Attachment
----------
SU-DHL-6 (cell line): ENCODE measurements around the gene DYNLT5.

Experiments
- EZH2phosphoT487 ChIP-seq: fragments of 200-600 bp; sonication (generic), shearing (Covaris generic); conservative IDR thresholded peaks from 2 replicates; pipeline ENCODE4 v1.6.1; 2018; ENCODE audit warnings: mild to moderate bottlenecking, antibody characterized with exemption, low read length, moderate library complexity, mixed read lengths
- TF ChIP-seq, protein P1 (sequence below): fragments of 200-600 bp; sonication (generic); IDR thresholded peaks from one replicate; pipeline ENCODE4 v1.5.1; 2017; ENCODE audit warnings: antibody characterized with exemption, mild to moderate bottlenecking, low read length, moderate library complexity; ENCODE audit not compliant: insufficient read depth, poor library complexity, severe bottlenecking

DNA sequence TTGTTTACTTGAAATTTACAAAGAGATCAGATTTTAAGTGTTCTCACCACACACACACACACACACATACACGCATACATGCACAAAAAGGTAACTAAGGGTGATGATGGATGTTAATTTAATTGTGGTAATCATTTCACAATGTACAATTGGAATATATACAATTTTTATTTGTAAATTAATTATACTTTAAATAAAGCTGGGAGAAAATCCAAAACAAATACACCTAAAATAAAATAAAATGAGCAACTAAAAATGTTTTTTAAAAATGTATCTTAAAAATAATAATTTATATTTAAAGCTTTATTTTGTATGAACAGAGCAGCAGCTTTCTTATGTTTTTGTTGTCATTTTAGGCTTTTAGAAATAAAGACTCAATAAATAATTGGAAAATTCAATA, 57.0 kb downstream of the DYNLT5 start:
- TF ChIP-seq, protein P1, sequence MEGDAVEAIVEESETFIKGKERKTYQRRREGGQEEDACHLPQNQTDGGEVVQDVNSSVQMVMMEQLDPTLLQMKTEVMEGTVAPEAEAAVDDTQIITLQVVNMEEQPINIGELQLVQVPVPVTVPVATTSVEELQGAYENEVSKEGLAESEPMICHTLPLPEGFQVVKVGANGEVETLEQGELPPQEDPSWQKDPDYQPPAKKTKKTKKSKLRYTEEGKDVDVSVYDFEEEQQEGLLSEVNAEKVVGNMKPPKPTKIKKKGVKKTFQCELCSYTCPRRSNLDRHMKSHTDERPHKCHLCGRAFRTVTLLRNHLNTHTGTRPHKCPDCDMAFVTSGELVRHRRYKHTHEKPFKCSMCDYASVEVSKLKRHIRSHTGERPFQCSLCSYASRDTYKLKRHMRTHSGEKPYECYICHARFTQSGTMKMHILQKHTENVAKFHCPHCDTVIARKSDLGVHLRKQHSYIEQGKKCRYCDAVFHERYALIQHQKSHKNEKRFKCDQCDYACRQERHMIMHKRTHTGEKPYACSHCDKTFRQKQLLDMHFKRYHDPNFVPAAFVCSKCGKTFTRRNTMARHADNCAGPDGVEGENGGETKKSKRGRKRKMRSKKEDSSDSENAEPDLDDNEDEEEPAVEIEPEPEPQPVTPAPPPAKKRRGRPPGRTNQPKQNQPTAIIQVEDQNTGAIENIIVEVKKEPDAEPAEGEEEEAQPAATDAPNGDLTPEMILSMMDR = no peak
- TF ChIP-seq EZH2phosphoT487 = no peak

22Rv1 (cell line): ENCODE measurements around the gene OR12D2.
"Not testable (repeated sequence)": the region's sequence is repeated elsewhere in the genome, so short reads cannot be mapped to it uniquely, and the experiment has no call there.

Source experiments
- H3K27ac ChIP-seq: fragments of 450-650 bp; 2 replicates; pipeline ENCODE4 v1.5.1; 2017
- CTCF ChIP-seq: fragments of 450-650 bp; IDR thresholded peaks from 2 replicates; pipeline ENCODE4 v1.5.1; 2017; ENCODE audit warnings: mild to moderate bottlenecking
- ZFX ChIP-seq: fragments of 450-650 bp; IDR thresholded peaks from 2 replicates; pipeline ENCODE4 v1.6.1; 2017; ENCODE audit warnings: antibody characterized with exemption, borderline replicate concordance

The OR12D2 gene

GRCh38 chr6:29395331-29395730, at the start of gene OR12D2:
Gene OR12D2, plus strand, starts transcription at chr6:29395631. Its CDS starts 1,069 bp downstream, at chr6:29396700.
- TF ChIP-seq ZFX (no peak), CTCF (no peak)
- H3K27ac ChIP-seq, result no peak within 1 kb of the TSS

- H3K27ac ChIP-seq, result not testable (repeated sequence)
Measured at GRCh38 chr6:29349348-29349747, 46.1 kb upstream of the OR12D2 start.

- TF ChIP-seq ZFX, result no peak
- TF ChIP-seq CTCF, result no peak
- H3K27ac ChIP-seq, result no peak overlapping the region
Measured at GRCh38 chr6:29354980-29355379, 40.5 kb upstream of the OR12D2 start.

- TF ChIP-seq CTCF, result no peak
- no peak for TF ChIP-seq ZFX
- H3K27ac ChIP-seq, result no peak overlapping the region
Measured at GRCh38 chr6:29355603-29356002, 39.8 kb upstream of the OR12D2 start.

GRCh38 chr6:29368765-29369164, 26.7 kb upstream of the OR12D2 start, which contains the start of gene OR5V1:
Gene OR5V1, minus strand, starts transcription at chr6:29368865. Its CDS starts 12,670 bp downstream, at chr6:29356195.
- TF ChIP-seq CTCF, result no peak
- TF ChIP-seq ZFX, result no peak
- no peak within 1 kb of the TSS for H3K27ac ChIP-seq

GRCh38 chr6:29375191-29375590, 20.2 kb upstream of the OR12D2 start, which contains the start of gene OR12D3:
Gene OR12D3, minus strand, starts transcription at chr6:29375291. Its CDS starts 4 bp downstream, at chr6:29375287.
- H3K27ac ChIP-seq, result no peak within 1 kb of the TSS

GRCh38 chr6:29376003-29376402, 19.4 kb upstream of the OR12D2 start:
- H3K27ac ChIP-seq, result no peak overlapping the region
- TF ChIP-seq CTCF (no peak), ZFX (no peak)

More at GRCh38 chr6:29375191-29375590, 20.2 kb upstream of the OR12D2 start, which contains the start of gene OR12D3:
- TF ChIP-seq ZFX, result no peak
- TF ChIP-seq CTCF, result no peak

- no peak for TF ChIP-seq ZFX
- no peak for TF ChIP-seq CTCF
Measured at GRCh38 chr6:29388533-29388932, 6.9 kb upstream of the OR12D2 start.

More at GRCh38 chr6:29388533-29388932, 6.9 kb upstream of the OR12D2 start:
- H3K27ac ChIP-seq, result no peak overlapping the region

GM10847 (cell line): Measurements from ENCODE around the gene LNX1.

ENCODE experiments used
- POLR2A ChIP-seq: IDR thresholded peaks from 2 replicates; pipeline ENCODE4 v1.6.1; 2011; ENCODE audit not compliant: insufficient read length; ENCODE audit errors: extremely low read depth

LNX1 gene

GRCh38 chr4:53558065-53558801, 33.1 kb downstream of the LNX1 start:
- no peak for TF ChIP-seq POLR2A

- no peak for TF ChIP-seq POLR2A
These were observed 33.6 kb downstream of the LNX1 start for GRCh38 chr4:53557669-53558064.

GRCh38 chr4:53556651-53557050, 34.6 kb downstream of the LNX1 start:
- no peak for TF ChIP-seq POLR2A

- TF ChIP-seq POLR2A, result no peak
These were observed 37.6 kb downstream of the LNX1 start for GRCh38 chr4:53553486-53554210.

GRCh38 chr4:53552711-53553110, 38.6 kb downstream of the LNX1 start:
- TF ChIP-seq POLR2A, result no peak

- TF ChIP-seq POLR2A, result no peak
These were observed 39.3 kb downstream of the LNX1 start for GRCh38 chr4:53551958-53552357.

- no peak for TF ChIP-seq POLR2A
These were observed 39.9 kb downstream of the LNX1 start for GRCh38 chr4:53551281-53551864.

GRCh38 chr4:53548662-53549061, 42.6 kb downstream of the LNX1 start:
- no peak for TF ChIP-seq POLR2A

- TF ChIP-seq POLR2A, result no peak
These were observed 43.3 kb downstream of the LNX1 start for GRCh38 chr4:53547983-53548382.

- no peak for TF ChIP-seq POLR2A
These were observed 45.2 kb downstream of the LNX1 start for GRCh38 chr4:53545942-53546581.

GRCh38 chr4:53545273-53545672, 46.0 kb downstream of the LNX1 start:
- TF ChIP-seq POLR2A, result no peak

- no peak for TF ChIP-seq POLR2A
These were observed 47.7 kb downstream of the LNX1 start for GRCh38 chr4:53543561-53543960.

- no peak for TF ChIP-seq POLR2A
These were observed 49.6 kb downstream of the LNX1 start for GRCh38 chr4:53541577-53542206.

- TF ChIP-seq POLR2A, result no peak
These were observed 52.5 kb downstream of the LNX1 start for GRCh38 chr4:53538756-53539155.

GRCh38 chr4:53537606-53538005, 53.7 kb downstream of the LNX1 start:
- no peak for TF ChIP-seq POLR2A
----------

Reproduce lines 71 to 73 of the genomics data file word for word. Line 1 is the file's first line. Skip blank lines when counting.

These were observed 45.2 kb downstream of the LNX1 start for GRCh38 chr4:53545942-53546581.

GRCh38 chr4:53545273-53545672, 46.0 kb downstream of the LNX1 start:
- TF ChIP-seq POLR2A, result no peak